Delroy Washington Interview (2012) Part II - Bob Marley, Aswad & Dennis Brown
05/09/2020 by Angus Taylor
In the second chapter of our 4 part interview with Delroy Washington [read PART I here], he explains how he met Bob Marley, was a formative force for the group Aswad, and spent time with Dennis Brown. A segment describing the Bob Marley encounter was previously published on United Reggae.
How did you meet Bob Marley and the Wailers?
I was moving with the guitarist Ranny Bop. People would always adopt me! I was shacking up with Pat Kelly and Ranny Bop on Yewfield Road down Willesden, Roundwood Park side. I was forever getting thrown out of my house because I used to stay out too late and stuff. My family didn't want me to be a musician because as far as they were concerned I had a better education than that.
One day I heard Pat and Ranny Bop saying "Bob Marley deh yah yunno". It was like a big thing. Bob wasn't someone who had the big hit records but Bob kind of had this aura about him. The way people talked about Bob, they had some kind of respect for him and the Wailers.
I was always going up to Trojan Records anyway because I kind of got in there with Pioneers and Bob Andy and everybody and they had signed me up to a little deal with B&C Records. So I had access and I used to go up there and talk to the receptionist girls because they used to have some nice receptionists!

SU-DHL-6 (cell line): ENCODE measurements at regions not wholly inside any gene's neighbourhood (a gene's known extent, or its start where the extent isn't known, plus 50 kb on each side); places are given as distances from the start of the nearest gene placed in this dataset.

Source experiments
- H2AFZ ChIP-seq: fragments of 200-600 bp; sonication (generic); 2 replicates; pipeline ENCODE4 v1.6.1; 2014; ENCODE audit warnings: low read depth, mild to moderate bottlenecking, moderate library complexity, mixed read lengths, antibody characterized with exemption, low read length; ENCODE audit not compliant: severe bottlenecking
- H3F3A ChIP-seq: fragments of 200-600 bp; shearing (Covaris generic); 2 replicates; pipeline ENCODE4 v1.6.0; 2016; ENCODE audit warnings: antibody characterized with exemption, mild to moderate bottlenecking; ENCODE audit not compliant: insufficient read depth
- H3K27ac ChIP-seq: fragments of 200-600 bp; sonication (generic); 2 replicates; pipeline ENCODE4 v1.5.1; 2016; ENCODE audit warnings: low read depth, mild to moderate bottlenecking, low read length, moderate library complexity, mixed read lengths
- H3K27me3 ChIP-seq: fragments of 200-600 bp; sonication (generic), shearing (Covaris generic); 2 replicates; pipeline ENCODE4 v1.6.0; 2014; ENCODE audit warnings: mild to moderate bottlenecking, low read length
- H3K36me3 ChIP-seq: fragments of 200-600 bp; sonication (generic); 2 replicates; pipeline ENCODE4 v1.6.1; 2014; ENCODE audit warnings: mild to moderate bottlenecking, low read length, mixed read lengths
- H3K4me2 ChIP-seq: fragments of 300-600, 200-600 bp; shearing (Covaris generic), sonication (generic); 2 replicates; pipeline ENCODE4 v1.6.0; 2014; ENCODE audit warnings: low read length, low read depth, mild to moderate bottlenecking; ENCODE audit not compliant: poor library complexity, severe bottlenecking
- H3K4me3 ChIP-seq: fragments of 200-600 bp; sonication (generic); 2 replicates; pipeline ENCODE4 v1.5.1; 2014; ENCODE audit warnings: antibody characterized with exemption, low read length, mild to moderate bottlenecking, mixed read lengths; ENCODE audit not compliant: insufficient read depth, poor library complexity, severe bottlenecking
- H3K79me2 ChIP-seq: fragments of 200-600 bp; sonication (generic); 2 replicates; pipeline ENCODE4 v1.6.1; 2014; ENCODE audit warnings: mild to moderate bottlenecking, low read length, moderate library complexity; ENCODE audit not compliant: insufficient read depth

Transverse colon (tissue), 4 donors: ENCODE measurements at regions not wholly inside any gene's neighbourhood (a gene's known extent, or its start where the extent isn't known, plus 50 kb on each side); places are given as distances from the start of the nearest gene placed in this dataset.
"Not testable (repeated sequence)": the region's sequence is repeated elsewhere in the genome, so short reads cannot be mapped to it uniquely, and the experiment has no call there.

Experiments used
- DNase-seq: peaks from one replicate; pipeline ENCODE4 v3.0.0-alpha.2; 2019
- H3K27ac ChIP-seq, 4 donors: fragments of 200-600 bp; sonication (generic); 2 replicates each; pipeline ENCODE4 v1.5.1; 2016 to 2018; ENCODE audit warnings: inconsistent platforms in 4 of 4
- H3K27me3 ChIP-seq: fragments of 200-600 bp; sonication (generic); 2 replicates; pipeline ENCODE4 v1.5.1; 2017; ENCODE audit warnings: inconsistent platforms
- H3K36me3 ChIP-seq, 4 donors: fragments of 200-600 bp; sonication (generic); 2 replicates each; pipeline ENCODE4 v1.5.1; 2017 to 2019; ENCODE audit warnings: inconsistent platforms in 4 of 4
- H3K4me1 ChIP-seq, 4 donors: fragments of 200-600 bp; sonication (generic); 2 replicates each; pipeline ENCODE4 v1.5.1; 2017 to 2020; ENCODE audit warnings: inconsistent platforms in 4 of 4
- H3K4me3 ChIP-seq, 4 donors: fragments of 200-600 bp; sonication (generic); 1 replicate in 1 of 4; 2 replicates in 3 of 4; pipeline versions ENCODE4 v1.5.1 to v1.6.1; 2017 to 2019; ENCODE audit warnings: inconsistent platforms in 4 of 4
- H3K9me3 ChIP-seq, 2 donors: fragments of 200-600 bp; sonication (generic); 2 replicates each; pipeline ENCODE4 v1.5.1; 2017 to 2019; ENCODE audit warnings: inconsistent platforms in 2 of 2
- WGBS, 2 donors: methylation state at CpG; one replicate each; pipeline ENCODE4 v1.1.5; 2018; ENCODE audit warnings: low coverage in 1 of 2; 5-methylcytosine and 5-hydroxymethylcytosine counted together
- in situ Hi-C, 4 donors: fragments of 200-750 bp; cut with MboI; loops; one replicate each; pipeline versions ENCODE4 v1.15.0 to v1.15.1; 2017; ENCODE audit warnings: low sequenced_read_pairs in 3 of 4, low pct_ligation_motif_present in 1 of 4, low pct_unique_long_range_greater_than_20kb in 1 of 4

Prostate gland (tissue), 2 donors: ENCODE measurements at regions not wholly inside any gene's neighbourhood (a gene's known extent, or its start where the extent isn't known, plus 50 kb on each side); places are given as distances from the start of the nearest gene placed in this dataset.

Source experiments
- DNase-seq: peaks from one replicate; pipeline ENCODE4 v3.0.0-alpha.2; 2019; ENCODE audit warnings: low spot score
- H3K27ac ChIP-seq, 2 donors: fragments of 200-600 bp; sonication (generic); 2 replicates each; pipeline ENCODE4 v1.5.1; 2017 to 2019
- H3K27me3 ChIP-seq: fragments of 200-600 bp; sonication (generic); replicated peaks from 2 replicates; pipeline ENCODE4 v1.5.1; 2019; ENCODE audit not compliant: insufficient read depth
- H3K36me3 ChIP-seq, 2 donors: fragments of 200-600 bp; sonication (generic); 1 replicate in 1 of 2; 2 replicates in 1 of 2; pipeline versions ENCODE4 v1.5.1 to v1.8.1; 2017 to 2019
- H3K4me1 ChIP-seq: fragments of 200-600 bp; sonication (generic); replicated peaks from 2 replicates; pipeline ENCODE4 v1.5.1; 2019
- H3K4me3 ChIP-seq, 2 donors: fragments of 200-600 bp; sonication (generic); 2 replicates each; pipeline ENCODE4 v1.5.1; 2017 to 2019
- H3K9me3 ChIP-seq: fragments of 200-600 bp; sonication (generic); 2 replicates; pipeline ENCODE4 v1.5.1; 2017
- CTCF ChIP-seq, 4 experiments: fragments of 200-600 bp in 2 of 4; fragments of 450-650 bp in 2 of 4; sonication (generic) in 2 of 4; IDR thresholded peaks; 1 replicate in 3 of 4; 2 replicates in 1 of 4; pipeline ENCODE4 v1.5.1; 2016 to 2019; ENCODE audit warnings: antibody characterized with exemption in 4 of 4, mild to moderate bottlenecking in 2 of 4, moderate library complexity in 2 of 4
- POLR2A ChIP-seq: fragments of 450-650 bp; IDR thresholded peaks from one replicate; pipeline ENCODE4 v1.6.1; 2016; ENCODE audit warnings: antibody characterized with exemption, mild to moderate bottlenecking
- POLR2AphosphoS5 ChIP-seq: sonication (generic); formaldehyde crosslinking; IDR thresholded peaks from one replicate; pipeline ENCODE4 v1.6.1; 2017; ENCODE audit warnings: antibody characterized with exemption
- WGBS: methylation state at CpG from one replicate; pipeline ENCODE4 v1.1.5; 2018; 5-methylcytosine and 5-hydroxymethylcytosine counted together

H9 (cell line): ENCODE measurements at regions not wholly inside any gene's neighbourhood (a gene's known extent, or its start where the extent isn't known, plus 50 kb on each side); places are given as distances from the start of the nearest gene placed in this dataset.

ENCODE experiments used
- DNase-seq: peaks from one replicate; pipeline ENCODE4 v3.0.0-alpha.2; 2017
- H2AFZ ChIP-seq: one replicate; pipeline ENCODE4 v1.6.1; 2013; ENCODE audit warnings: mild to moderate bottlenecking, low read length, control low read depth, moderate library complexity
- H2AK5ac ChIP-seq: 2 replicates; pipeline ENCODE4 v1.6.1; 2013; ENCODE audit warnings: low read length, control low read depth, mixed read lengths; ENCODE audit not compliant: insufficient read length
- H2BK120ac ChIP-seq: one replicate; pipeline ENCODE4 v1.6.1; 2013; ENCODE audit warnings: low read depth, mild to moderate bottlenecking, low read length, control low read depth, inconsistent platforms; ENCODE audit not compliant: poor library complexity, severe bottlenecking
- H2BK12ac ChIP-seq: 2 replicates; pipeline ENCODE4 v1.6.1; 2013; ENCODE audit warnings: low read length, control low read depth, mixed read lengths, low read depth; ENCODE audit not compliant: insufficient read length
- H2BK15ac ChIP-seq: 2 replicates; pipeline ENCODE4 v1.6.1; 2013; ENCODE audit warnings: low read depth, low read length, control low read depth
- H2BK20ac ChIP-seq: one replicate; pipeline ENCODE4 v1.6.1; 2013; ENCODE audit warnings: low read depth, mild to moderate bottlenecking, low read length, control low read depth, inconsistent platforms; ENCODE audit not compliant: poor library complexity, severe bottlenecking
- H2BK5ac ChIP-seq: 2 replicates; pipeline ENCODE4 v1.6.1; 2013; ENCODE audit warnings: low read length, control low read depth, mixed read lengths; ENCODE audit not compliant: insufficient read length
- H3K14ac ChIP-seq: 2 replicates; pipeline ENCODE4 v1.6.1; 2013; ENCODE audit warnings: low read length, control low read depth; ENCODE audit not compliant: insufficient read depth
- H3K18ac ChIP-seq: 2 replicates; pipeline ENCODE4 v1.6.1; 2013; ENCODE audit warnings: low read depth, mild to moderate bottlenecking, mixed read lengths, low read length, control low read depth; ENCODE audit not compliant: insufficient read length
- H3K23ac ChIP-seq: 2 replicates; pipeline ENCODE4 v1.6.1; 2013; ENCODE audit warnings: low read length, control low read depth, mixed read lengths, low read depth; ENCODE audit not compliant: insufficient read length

I went up to Trojan Records in Neasden Lane this day and I saw this brethren and he looked proper golden. I said "Bob Marley, isn't it?" He said "You know me? Where you know me from?" I said I'd seen him on his records. He said "Bwoy, you cyaan see me pon record here. You must know me from records from yard". I said "Yeah yeah star". So the man stood up and I started to shake his hand and it was like electricity or magnetism. Bob would always say later that I was talking for a long time and holding his hand like you would hold a girl's! Bob would make some jokes!
I don't want to make anything up and make it sound more fantastic than it was but Bob looked golden. Bob did not look like everybody else that I saw. Bob looked different. He wasn't dressy-dressy like the Pioneers - because Pioneers were always changing their clothes three times a day! - Bob looked the part. He looked serious.